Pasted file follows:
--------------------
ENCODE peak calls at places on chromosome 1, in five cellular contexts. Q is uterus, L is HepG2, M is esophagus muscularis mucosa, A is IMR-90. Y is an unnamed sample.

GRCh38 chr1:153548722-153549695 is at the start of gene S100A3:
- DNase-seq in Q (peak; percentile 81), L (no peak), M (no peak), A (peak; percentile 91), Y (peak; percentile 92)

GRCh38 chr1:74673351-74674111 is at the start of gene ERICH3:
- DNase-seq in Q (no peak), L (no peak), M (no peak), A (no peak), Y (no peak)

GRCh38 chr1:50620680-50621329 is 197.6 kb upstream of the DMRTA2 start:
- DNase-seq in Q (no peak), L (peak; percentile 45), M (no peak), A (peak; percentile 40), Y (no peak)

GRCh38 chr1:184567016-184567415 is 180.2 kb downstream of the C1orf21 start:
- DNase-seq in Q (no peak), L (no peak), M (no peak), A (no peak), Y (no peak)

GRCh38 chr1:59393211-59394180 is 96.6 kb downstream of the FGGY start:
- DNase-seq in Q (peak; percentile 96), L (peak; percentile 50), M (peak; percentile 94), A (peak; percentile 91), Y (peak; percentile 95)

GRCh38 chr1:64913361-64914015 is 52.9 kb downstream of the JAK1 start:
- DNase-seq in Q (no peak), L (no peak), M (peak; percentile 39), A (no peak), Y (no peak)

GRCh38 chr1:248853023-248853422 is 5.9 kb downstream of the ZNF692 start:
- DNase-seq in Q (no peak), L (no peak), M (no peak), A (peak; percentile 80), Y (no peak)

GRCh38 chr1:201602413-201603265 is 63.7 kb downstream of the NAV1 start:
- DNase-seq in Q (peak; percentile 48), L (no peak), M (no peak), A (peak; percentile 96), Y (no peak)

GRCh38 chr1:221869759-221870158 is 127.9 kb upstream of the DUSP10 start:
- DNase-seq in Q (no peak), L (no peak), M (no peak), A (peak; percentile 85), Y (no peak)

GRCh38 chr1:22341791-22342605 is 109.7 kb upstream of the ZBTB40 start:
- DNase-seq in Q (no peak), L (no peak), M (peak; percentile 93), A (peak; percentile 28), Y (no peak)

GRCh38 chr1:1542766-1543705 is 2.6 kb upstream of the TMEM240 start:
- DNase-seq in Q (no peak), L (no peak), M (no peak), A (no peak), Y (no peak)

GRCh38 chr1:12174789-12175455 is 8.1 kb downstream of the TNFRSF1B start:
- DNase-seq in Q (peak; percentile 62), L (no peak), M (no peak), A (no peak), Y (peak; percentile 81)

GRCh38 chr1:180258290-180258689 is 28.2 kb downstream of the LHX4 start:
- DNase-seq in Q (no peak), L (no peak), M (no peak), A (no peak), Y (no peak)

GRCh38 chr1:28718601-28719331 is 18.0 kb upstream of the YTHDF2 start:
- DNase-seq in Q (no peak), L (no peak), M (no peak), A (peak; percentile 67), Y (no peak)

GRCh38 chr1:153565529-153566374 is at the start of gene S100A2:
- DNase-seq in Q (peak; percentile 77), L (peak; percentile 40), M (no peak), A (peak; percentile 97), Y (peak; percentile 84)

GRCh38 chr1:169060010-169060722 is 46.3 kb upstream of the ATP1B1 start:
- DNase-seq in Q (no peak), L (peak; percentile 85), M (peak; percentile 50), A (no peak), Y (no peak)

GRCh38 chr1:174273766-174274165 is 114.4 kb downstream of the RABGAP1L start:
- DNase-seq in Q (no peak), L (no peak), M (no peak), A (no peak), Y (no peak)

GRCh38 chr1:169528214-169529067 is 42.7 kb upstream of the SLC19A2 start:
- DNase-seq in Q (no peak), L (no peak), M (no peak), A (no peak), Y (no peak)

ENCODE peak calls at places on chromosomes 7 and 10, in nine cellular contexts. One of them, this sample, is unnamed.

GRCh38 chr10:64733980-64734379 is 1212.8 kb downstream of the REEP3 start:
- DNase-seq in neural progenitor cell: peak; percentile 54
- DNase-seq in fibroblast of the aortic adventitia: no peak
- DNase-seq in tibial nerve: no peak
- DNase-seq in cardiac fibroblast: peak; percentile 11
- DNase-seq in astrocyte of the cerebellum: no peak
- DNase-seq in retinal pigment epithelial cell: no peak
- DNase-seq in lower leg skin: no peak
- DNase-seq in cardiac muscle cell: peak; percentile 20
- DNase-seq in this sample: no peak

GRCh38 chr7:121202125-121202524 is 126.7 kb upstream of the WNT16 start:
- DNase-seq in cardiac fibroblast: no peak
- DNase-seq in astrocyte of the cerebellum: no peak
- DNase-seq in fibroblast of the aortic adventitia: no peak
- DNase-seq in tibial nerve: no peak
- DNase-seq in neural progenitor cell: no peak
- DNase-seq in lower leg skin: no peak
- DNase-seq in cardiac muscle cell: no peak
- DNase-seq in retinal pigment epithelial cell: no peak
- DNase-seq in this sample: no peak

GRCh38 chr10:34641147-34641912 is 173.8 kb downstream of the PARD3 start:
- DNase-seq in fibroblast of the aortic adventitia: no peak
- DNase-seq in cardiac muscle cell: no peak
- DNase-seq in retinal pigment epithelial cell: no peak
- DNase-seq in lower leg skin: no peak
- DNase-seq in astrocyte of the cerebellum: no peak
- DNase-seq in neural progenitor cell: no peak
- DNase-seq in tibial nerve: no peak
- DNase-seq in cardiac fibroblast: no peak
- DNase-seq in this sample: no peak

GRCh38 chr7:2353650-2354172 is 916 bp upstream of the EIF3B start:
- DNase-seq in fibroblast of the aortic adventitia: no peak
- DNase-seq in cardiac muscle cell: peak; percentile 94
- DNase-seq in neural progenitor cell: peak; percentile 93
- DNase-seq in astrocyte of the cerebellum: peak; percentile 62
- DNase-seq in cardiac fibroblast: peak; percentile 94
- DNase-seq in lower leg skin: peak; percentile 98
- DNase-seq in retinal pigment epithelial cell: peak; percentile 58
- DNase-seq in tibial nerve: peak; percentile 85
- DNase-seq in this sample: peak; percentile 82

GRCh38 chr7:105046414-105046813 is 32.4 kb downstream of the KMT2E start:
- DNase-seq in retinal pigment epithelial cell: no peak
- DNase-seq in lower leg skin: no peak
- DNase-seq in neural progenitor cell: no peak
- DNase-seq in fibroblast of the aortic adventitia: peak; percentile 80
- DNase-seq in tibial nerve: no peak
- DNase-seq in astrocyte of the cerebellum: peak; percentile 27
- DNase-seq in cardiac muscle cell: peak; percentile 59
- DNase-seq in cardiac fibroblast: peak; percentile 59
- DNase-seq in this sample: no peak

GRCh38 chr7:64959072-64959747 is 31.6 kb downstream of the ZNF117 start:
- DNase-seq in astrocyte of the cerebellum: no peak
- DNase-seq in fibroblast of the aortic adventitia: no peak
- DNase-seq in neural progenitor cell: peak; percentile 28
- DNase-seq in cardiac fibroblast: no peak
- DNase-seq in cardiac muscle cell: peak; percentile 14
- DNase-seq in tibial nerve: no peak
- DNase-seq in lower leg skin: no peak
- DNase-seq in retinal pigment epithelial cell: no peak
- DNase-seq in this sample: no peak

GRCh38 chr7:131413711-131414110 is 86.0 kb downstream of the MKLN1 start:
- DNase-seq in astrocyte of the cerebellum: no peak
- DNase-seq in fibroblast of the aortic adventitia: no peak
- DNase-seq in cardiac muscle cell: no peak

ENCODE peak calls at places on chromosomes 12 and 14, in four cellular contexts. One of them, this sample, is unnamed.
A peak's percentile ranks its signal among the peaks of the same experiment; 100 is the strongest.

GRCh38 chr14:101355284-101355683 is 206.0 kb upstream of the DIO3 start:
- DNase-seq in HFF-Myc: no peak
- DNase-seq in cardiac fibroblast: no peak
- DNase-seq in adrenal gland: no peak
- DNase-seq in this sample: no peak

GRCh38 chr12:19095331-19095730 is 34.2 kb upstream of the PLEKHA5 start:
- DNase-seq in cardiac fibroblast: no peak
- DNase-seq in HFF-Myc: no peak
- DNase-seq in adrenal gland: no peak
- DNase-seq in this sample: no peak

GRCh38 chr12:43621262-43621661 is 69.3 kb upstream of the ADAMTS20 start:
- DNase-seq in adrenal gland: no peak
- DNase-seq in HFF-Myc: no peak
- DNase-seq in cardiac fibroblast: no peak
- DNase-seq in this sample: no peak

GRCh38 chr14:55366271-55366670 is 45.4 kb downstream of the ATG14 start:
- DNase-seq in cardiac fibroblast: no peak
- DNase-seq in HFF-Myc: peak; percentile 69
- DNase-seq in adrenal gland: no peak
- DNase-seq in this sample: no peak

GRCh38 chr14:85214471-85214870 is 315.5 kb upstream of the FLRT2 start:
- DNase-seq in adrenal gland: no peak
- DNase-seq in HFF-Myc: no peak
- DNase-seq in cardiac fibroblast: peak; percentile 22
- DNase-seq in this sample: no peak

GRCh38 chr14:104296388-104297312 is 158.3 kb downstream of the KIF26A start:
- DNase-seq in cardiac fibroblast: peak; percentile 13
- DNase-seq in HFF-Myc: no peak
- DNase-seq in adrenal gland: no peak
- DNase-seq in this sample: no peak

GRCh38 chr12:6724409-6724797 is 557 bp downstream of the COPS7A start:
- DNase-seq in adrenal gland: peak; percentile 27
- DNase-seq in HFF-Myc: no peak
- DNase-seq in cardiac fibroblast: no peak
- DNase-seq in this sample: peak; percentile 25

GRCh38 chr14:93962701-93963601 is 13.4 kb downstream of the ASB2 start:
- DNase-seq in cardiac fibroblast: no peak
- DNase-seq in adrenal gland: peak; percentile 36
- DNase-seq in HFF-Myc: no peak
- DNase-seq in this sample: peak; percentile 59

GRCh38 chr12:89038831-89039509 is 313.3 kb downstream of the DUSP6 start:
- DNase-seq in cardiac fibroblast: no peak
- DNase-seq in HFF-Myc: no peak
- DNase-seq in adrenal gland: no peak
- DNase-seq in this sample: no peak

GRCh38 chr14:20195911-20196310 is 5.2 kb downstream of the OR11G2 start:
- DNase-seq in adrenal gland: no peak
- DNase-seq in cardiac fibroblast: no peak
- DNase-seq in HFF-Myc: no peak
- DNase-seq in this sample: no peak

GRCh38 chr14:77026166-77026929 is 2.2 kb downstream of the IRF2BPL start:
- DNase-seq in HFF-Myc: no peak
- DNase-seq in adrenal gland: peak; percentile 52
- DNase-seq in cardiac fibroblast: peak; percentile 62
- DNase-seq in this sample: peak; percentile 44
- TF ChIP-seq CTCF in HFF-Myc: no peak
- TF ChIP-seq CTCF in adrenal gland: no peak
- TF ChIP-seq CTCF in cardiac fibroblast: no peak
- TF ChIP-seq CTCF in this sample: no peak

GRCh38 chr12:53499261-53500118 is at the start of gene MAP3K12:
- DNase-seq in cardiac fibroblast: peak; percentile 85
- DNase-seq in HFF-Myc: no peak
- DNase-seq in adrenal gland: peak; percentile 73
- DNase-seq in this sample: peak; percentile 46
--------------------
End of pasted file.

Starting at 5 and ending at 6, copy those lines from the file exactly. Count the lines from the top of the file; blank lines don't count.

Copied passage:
- DNase-seq in Q (no peak), L (no peak), M (no peak), A (no peak), Y (no peak)

GRCh38 chr1:50620680-50621329 is 197.6 kb upstream of the DMRTA2 start: